No private entity would be allowed to continue operating, much less grow rapidly, if it were insolvent based on its balance sheet, much less rely on ‘capital’ it expects to earn over the next 30 years.
FHA’s delinquency rate is increasing, with 17.42 percent of all FHA loans delinquent 30 days or more as of November 2011. FHA now has over $1 trillion in insured loans outstanding. While the credit characteristics of FHA’s guaranteed loans have improved somewhat when compared to three or four years ago, about three-quarters of FHA’s home purchase loans in 2010 were still high risk, having a down payment of less than 5 percent and/or a FICO credit score of less than 660, with many of these having a total debt-to-income ratio greater than 45 percent.
CAP takes issue with analyses that Professor Joe Gyourko of the Wharton School and I have published. These analyses point out many weaknesses in the actuarial review of FHA’s single-family mortgage insurance program prepared for the Department of Housing and Urban Development and relied on by CAP in its analysis. Even given the review’s overly optimistic analysis, HUD notes in its Annual Report to Congress on FHA’s financial status that “with economic net worth being very close to zero under the base-case forecast, the chance that future net losses on the current, outstanding portfolio could exceed capital resources is close to 50 percent.”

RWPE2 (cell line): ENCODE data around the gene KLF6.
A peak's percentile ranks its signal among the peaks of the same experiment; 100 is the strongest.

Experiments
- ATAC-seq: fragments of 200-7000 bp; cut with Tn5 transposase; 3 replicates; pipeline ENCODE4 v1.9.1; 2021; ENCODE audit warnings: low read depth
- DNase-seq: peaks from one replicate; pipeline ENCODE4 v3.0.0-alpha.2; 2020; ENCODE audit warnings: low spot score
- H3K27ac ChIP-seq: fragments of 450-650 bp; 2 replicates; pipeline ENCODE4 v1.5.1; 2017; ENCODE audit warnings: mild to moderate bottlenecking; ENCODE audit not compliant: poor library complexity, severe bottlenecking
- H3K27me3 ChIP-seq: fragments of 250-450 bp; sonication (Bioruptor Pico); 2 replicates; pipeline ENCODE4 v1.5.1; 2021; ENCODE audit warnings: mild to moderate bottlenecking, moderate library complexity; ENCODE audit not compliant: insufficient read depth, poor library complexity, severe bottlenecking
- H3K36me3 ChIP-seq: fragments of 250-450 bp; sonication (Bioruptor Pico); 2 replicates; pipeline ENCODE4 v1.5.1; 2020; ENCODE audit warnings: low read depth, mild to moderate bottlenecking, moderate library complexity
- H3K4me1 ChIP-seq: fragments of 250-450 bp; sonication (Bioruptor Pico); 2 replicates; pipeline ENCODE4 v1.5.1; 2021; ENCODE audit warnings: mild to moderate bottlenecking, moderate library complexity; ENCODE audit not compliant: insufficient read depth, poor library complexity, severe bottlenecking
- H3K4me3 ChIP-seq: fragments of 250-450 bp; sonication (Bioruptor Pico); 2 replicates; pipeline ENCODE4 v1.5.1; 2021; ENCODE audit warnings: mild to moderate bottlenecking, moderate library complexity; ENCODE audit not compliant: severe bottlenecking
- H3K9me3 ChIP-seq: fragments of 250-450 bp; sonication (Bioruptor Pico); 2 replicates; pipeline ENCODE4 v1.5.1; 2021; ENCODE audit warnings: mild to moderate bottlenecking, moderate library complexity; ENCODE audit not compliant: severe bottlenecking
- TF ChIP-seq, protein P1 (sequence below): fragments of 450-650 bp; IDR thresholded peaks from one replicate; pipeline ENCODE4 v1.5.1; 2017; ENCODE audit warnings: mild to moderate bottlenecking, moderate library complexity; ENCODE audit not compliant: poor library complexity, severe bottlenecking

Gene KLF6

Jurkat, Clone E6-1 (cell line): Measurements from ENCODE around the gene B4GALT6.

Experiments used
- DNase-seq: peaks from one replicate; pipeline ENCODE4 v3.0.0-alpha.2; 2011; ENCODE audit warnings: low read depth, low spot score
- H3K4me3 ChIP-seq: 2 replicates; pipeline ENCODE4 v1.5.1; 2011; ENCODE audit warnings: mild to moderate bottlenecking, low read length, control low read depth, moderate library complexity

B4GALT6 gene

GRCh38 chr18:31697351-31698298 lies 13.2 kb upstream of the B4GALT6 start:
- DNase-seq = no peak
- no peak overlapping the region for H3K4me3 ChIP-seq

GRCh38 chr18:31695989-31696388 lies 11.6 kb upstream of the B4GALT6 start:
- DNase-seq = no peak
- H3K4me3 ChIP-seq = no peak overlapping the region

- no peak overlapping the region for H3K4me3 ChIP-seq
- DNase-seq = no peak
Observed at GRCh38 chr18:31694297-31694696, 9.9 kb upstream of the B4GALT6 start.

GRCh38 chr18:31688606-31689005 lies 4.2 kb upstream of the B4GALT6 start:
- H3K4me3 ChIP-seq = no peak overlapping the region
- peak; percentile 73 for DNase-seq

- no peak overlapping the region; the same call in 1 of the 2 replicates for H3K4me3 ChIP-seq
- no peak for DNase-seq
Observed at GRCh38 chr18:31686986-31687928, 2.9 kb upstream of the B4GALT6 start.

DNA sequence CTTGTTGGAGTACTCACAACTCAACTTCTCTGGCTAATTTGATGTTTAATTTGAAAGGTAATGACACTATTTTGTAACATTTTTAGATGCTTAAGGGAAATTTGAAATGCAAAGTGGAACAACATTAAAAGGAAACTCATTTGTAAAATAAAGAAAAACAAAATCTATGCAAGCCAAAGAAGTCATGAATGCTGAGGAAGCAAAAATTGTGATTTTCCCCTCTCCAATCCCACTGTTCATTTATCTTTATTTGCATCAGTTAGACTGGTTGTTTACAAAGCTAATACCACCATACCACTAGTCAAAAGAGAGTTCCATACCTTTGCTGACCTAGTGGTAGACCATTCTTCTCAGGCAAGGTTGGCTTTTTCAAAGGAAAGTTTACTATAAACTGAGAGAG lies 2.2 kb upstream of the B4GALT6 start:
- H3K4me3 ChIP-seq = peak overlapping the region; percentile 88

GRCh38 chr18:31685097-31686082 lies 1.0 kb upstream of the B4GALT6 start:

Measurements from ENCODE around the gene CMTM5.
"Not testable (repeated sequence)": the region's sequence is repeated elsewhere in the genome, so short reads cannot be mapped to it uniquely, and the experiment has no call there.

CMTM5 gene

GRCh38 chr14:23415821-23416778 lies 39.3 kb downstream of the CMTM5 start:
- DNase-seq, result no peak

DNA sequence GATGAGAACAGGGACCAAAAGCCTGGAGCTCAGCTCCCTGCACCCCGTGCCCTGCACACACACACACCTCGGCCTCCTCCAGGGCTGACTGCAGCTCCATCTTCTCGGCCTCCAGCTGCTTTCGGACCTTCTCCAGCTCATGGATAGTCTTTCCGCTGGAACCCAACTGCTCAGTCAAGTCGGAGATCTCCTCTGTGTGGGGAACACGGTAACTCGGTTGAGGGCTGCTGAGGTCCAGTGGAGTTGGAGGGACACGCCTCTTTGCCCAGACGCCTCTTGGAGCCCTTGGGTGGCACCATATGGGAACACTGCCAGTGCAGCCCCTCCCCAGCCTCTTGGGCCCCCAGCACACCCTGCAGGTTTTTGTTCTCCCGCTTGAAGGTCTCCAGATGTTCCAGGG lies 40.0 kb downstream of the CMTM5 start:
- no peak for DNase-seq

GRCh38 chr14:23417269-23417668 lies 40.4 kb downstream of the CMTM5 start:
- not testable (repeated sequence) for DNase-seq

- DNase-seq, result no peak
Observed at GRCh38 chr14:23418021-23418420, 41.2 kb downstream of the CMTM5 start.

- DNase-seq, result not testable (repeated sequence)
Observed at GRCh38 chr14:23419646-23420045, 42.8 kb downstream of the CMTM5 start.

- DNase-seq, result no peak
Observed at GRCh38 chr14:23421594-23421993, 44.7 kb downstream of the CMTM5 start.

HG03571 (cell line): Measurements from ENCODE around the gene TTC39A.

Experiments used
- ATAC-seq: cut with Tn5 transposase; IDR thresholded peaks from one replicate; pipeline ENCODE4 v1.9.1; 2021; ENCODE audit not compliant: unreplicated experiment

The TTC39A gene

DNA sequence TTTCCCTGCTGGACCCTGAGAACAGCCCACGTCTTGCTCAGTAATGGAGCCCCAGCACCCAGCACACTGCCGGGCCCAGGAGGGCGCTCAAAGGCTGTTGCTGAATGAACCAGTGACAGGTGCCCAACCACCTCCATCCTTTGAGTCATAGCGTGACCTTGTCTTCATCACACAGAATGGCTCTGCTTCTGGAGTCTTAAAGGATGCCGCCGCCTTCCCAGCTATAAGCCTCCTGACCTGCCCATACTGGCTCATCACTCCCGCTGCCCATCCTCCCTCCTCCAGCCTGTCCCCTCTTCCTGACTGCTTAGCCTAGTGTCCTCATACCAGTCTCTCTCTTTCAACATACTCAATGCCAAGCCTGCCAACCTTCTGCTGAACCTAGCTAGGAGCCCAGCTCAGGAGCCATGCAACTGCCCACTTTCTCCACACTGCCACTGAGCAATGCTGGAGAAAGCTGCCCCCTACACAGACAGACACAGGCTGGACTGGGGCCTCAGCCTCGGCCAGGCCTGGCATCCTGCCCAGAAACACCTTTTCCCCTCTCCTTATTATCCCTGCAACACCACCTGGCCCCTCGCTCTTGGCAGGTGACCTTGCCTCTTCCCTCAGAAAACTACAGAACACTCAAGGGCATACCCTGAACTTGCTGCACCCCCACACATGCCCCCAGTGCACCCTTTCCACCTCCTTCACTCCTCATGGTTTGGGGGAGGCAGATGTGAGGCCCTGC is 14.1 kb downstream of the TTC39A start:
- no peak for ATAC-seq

The immediate and pressing issue is the safety and soundness of the FHA today and the risk it poses to the taxpayer. No private entity would be allowed to continue operating, much less grow rapidly, if it were insolvent based on its balance sheet, much less rely on “capital” it expects to earn over the next 30 years.
Here are a dozen facts about which there is little or no dispute:
1. FHA is a rapidly growing financial guaranty agency with more than $1 trillion in outstanding guarantees, representing 7 percent of national output.